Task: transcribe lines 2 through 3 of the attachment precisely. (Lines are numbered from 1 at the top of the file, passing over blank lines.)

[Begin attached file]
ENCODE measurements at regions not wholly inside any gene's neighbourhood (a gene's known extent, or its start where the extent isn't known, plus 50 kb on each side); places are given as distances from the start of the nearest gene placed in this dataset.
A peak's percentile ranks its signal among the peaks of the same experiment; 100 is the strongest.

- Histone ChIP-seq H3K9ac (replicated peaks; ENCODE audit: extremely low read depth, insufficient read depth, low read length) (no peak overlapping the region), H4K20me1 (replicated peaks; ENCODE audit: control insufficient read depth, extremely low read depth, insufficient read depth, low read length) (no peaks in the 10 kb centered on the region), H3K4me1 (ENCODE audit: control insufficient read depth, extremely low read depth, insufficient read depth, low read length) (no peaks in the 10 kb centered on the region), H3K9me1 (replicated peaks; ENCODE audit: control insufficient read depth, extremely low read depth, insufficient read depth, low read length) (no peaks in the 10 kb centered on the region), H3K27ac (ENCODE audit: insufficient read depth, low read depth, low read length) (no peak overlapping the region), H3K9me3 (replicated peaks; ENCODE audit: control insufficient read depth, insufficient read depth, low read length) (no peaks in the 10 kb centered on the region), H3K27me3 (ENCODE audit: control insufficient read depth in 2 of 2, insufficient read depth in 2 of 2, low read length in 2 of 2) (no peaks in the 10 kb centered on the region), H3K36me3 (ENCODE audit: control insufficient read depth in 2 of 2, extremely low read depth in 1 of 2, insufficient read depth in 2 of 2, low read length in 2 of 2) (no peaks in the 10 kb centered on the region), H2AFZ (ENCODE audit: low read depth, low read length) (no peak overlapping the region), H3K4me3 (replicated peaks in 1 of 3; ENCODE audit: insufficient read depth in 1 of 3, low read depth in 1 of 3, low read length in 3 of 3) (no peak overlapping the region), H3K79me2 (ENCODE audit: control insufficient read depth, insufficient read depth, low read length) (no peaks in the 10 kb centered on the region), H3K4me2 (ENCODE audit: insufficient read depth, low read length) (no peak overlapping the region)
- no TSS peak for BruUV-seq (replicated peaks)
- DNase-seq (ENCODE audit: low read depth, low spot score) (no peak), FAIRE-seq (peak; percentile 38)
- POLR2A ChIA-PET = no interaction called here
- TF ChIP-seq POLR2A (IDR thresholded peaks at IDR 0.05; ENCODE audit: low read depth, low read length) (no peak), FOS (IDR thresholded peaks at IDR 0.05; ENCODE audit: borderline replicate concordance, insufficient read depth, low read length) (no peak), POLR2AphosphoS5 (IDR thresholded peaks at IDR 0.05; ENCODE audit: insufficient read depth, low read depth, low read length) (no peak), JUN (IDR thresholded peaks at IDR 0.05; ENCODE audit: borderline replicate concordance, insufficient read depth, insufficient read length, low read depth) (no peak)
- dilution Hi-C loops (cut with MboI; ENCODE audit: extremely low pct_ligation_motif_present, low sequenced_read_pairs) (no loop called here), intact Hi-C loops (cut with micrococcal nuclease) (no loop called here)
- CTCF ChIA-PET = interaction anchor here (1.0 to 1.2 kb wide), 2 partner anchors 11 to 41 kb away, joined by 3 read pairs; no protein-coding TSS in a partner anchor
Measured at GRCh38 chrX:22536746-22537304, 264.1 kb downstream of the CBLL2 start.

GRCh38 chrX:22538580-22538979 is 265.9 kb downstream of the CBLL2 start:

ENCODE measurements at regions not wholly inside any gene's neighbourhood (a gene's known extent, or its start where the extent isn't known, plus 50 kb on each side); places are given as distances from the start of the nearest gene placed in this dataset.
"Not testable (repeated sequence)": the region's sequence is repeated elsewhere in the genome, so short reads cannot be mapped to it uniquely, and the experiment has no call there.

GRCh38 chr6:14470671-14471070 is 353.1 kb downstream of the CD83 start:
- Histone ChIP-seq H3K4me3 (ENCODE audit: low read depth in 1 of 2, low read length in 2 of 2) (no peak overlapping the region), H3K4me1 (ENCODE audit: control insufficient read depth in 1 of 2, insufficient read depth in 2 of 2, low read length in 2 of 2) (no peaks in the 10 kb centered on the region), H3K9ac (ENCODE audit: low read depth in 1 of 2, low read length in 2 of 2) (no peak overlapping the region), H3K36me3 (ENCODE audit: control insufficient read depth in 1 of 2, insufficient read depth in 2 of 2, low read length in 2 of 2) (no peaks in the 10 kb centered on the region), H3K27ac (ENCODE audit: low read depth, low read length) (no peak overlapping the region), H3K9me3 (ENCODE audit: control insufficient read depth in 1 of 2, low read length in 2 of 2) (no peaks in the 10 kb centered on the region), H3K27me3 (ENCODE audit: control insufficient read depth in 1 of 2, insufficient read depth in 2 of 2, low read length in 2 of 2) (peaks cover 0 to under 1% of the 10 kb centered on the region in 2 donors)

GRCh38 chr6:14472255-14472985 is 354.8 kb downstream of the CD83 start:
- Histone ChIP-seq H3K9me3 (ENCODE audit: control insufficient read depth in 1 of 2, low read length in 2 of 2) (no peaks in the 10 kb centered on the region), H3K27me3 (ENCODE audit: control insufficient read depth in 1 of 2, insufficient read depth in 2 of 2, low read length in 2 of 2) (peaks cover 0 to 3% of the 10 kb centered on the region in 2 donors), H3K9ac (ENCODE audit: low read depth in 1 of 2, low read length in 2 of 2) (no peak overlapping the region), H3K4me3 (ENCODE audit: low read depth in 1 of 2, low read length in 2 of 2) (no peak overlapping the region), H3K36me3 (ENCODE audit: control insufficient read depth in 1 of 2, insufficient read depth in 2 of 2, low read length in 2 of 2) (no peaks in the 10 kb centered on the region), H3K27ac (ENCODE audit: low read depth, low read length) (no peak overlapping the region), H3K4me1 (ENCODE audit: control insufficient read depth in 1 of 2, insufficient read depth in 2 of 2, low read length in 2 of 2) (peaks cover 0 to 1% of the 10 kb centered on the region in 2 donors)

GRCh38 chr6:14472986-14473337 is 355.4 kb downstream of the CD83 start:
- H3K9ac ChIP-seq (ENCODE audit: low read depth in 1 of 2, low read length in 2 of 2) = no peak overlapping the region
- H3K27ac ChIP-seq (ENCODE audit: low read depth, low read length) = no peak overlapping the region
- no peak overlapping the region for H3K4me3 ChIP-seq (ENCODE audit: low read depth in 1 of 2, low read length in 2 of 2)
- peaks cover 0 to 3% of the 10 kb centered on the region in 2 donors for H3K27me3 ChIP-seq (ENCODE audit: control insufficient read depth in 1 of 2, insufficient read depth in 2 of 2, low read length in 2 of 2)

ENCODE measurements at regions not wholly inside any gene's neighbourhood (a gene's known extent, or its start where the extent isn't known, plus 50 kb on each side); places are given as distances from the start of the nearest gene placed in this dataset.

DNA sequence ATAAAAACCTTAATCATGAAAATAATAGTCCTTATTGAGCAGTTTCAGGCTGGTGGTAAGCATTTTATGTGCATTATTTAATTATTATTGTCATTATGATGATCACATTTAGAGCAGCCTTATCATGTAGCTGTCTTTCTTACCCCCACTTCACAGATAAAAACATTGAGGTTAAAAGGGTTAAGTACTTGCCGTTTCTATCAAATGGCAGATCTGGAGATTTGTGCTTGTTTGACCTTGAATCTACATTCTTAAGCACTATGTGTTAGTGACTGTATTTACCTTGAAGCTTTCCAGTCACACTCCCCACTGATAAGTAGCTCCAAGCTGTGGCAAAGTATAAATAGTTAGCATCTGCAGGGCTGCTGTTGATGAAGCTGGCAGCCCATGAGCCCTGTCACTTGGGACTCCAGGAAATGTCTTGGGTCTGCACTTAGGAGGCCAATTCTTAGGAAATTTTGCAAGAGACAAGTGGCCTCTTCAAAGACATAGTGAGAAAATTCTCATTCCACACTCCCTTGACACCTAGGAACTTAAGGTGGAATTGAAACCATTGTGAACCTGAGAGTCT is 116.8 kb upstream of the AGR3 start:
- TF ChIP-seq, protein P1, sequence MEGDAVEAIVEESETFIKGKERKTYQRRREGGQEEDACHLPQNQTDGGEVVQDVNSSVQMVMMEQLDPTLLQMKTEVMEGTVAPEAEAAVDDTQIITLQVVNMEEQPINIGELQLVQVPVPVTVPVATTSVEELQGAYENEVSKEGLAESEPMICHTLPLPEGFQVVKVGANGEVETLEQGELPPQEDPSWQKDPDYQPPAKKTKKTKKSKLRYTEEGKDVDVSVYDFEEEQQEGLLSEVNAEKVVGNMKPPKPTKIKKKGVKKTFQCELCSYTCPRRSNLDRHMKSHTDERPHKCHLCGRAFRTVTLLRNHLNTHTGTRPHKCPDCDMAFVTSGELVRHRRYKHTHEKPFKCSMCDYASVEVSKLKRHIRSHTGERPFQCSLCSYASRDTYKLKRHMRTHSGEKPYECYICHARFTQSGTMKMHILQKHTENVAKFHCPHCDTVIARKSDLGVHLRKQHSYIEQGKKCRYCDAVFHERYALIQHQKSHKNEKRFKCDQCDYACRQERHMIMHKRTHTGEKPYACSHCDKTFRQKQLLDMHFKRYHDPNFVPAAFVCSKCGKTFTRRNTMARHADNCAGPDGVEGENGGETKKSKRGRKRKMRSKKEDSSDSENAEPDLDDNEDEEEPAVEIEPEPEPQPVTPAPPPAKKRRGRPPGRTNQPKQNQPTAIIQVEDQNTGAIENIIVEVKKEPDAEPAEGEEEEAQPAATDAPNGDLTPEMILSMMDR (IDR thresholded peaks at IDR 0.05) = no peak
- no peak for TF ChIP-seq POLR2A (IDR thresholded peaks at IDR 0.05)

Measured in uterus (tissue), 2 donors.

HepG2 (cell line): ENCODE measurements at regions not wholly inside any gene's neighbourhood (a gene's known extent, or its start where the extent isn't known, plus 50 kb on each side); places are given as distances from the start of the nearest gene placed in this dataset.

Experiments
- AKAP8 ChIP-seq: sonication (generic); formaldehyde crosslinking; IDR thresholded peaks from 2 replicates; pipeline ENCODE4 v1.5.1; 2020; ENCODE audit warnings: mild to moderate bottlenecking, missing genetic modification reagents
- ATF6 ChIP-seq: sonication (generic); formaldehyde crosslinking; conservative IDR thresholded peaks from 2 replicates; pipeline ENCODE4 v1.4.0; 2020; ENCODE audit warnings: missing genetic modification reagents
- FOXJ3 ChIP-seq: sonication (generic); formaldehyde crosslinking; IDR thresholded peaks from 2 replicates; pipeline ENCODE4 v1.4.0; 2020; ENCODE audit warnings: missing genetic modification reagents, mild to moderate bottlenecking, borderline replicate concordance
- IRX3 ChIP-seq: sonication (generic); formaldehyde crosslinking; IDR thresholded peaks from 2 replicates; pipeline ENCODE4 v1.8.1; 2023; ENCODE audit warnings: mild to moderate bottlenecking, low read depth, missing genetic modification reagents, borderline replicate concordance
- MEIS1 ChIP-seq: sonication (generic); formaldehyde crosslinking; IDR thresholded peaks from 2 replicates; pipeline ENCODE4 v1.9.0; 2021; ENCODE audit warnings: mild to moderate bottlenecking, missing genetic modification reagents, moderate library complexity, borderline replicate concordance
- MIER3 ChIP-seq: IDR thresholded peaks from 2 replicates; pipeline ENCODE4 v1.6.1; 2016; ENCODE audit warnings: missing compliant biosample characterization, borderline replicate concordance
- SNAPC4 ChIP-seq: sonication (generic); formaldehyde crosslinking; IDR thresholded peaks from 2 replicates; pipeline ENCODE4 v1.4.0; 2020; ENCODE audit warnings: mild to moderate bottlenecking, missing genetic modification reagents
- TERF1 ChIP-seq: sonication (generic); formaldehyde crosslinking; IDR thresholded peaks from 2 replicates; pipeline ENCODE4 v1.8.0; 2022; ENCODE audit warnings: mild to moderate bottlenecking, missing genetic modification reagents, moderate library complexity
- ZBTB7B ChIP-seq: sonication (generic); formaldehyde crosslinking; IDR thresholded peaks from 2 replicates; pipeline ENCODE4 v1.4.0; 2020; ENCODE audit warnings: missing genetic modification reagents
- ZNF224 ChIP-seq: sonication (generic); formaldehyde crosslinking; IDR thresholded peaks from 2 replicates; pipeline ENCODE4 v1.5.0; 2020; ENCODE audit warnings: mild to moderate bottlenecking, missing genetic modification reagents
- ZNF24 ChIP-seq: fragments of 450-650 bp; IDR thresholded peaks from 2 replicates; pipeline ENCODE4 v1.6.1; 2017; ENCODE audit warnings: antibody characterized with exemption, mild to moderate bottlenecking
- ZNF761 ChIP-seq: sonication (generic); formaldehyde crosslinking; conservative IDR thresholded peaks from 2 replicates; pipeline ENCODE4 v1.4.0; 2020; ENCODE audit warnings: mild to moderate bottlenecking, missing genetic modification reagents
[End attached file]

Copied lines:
A peak's percentile ranks its signal among the peaks of the same experiment; 100 is the strongest.

- Histone ChIP-seq H3K9ac (replicated peaks; ENCODE audit: extremely low read depth, insufficient read depth, low read length) (no peak overlapping the region), H4K20me1 (replicated peaks; ENCODE audit: control insufficient read depth, extremely low read depth, insufficient read depth, low read length) (no peaks in the 10 kb centered on the region), H3K4me1 (ENCODE audit: control insufficient read depth, extremely low read depth, insufficient read depth, low read length) (no peaks in the 10 kb centered on the region), H3K9me1 (replicated peaks; ENCODE audit: control insufficient read depth, extremely low read depth, insufficient read depth, low read length) (no peaks in the 10 kb centered on the region), H3K27ac (ENCODE audit: insufficient read depth, low read depth, low read length) (no peak overlapping the region), H3K9me3 (replicated peaks; ENCODE audit: control insufficient read depth, insufficient read depth, low read length) (no peaks in the 10 kb centered on the region), H3K27me3 (ENCODE audit: control insufficient read depth in 2 of 2, insufficient read depth in 2 of 2, low read length in 2 of 2) (no peaks in the 10 kb centered on the region), H3K36me3 (ENCODE audit: control insufficient read depth in 2 of 2, extremely low read depth in 1 of 2, insufficient read depth in 2 of 2, low read length in 2 of 2) (no peaks in the 10 kb centered on the region), H2AFZ (ENCODE audit: low read depth, low read length) (no peak overlapping the region), H3K4me3 (replicated peaks in 1 of 3; ENCODE audit: insufficient read depth in 1 of 3, low read depth in 1 of 3, low read length in 3 of 3) (no peak overlapping the region), H3K79me2 (ENCODE audit: control insufficient read depth, insufficient read depth, low read length) (no peaks in the 10 kb centered on the region), H3K4me2 (ENCODE audit: insufficient read depth, low read length) (no peak overlapping the region)